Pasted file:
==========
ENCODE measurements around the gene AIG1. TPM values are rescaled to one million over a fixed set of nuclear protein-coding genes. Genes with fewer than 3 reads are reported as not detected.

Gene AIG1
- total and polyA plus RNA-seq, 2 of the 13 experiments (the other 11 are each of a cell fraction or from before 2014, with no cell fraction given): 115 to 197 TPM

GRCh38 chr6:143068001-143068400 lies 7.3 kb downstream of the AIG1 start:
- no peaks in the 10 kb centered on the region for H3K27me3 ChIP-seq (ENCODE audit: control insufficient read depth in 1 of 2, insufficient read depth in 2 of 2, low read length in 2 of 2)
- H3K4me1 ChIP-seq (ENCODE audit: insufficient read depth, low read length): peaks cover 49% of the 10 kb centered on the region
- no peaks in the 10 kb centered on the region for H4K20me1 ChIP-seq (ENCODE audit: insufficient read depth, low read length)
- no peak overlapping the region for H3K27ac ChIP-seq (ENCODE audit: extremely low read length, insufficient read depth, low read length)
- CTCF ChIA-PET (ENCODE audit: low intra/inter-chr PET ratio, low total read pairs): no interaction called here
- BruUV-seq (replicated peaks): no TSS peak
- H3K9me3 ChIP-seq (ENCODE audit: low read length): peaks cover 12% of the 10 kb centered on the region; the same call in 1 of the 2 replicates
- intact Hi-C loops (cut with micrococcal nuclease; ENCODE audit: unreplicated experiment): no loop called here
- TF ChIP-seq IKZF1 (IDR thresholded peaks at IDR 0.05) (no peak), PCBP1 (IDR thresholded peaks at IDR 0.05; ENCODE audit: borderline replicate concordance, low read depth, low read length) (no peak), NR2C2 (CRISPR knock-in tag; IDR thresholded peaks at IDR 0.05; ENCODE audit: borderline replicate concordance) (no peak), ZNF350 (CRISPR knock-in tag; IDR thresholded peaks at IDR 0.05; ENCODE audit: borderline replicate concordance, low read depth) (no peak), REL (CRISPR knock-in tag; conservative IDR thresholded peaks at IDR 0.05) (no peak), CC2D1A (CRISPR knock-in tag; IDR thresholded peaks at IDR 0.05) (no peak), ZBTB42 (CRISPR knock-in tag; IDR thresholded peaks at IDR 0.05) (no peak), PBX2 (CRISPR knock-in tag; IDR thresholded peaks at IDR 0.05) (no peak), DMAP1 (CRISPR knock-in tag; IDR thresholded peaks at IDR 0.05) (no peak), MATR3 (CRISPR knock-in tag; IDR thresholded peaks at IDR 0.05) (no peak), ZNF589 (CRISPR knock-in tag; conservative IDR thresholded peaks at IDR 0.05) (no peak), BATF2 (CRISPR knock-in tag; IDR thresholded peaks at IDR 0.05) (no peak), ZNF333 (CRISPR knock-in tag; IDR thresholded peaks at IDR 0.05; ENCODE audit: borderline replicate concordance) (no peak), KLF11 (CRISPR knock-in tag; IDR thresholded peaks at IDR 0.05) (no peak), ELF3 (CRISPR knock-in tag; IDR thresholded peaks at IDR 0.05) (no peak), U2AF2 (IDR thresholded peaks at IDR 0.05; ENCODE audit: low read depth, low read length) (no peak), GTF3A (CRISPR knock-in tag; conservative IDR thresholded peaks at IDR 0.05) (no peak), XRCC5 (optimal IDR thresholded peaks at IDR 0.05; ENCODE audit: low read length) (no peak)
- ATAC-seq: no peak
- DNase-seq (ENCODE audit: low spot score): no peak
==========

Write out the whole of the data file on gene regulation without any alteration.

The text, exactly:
ENCODE measurements around the gene AIG1. TPM values are rescaled to one million over a fixed set of nuclear protein-coding genes. Genes with fewer than 3 reads are reported as not detected.

Gene AIG1
- total and polyA plus RNA-seq, 2 of the 13 experiments (the other 11 are each of a cell fraction or from before 2014, with no cell fraction given): 115 to 197 TPM

GRCh38 chr6:143068001-143068400 lies 7.3 kb downstream of the AIG1 start:
- no peaks in the 10 kb centered on the region for H3K27me3 ChIP-seq (ENCODE audit: control insufficient read depth in 1 of 2, insufficient read depth in 2 of 2, low read length in 2 of 2)
- H3K4me1 ChIP-seq (ENCODE audit: insufficient read depth, low read length): peaks cover 49% of the 10 kb centered on the region
- no peaks in the 10 kb centered on the region for H4K20me1 ChIP-seq (ENCODE audit: insufficient read depth, low read length)
- no peak overlapping the region for H3K27ac ChIP-seq (ENCODE audit: extremely low read length, insufficient read depth, low read length)
- CTCF ChIA-PET (ENCODE audit: low intra/inter-chr PET ratio, low total read pairs): no interaction called here
- BruUV-seq (replicated peaks): no TSS peak
- H3K9me3 ChIP-seq (ENCODE audit: low read length): peaks cover 12% of the 10 kb centered on the region; the same call in 1 of the 2 replicates
- intact Hi-C loops (cut with micrococcal nuclease; ENCODE audit: unreplicated experiment): no loop called here
- TF ChIP-seq IKZF1 (IDR thresholded peaks at IDR 0.05) (no peak), PCBP1 (IDR thresholded peaks at IDR 0.05; ENCODE audit: borderline replicate concordance, low read depth, low read length) (no peak), NR2C2 (CRISPR knock-in tag; IDR thresholded peaks at IDR 0.05; ENCODE audit: borderline replicate concordance) (no peak), ZNF350 (CRISPR knock-in tag; IDR thresholded peaks at IDR 0.05; ENCODE audit: borderline replicate concordance, low read depth) (no peak), REL (CRISPR knock-in tag; conservative IDR thresholded peaks at IDR 0.05) (no peak), CC2D1A (CRISPR knock-in tag; IDR thresholded peaks at IDR 0.05) (no peak), ZBTB42 (CRISPR knock-in tag; IDR thresholded peaks at IDR 0.05) (no peak), PBX2 (CRISPR knock-in tag; IDR thresholded peaks at IDR 0.05) (no peak), DMAP1 (CRISPR knock-in tag; IDR thresholded peaks at IDR 0.05) (no peak), MATR3 (CRISPR knock-in tag; IDR thresholded peaks at IDR 0.05) (no peak), ZNF589 (CRISPR knock-in tag; conservative IDR thresholded peaks at IDR 0.05) (no peak), BATF2 (CRISPR knock-in tag; IDR thresholded peaks at IDR 0.05) (no peak), ZNF333 (CRISPR knock-in tag; IDR thresholded peaks at IDR 0.05; ENCODE audit: borderline replicate concordance) (no peak), KLF11 (CRISPR knock-in tag; IDR thresholded peaks at IDR 0.05) (no peak), ELF3 (CRISPR knock-in tag; IDR thresholded peaks at IDR 0.05) (no peak), U2AF2 (IDR thresholded peaks at IDR 0.05; ENCODE audit: low read depth, low read length) (no peak), GTF3A (CRISPR knock-in tag; conservative IDR thresholded peaks at IDR 0.05) (no peak), XRCC5 (optimal IDR thresholded peaks at IDR 0.05; ENCODE audit: low read length) (no peak)
- ATAC-seq: no peak
- DNase-seq (ENCODE audit: low spot score): no peak